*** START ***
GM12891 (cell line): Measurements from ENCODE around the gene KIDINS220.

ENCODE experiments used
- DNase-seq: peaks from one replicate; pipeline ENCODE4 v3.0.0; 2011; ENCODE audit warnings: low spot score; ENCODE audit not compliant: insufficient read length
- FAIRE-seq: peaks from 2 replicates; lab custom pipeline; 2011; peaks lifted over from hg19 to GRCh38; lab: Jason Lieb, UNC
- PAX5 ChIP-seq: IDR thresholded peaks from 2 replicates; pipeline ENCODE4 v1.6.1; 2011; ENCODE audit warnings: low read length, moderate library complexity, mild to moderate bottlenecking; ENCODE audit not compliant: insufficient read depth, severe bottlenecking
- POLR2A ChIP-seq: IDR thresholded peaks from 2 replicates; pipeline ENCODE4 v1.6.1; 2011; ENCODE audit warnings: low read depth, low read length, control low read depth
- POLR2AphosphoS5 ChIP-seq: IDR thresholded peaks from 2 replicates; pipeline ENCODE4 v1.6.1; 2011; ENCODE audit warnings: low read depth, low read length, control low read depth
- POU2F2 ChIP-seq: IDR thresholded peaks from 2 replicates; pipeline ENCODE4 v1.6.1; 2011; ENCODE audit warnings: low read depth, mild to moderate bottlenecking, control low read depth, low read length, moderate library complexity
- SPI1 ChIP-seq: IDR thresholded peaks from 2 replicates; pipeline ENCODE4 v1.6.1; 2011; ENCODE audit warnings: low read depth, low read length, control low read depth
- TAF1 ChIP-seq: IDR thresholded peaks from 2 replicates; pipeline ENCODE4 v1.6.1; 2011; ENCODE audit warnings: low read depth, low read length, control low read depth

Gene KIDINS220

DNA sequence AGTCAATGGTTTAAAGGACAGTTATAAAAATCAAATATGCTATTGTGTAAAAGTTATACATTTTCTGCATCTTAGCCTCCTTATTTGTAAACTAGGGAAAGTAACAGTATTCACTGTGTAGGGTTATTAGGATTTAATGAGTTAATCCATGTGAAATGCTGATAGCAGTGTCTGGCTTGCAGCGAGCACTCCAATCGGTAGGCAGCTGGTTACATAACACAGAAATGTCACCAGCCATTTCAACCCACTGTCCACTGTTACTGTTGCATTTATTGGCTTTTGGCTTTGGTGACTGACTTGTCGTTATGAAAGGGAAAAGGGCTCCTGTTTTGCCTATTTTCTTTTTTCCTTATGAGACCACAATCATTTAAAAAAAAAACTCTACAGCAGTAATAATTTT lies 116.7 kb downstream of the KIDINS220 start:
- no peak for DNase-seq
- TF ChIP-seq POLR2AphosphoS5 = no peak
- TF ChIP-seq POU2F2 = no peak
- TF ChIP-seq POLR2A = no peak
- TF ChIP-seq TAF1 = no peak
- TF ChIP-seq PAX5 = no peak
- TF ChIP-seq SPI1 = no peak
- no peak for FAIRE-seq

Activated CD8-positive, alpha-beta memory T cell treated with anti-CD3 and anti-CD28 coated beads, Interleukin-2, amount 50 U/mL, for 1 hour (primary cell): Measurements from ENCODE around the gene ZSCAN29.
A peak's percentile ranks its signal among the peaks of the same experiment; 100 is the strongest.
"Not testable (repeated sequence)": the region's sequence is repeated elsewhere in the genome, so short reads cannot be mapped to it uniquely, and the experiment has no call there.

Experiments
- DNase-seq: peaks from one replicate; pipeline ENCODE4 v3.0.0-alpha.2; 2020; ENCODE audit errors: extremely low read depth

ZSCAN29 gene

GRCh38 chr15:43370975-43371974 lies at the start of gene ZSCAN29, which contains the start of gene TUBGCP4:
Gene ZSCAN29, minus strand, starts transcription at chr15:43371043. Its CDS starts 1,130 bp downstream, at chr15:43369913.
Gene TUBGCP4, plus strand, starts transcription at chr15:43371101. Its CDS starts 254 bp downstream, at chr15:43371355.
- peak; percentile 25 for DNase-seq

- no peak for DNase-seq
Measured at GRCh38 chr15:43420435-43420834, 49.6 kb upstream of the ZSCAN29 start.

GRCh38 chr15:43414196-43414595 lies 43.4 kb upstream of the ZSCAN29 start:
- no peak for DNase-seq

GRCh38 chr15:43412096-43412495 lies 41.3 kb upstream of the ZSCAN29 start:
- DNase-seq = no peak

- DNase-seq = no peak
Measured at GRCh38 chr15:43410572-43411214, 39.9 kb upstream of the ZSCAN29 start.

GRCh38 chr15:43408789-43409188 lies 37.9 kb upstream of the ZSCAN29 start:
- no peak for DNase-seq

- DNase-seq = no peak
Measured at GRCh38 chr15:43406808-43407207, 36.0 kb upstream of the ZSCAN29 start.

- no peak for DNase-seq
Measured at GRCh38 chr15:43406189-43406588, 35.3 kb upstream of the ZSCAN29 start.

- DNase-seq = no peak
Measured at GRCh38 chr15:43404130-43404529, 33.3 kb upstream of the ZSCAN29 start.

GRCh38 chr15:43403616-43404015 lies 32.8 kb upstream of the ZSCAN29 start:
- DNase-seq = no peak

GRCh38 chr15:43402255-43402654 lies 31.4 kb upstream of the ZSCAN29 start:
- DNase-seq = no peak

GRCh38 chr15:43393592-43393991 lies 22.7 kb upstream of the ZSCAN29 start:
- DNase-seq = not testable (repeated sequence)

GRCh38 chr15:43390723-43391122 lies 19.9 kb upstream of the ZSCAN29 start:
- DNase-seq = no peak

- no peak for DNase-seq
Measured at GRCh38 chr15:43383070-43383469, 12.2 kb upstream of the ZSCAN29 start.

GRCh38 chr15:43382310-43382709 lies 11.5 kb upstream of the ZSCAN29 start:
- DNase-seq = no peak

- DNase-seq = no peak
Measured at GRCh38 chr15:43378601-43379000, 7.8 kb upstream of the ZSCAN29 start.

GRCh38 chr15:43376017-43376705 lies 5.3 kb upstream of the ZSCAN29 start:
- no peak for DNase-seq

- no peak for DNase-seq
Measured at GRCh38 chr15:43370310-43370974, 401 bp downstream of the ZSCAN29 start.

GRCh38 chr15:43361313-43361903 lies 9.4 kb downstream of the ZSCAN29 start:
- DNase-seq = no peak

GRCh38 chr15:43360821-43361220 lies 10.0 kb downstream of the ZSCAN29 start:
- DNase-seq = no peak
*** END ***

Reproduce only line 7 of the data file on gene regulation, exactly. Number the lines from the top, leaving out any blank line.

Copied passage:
- POLR2AphosphoS5 ChIP-seq: IDR thresholded peaks from 2 replicates; pipeline ENCODE4 v1.6.1; 2011; ENCODE audit warnings: low read depth, low read length, control low read depth